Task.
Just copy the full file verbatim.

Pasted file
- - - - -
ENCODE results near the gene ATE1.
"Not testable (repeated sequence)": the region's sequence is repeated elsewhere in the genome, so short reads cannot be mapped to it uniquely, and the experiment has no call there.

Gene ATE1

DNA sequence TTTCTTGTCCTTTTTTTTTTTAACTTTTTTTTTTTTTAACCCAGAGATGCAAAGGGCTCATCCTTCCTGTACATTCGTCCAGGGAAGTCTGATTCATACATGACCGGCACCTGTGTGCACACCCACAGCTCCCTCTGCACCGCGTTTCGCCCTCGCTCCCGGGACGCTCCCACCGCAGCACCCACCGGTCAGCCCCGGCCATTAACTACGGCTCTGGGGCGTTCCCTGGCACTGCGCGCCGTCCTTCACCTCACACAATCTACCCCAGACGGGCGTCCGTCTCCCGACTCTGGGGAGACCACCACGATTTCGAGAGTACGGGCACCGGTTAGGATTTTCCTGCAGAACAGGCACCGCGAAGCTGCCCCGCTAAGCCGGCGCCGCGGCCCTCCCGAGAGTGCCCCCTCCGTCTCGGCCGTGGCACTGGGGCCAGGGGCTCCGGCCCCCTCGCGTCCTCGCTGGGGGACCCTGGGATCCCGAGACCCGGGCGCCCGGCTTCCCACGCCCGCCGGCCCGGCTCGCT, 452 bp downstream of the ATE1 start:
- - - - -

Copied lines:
ENCODE results near the gene ATE1.
"Not testable (repeated sequence)": the region's sequence is repeated elsewhere in the genome, so short reads cannot be mapped to it uniquely, and the experiment has no call there.

Gene ATE1

DNA sequence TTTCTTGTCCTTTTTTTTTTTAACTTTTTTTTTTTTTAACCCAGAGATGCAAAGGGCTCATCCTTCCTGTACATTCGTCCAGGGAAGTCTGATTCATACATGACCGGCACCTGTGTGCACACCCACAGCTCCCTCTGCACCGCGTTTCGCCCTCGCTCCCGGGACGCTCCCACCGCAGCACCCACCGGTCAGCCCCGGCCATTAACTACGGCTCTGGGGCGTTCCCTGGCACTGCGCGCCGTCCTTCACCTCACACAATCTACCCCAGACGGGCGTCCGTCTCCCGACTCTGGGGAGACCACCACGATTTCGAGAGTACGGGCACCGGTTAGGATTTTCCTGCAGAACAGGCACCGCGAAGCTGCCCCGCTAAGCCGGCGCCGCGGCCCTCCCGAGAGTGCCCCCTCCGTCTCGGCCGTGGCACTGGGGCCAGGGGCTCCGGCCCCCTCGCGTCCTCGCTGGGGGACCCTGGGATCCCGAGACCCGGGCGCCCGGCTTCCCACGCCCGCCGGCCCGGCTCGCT, 452 bp downstream of the ATE1 start: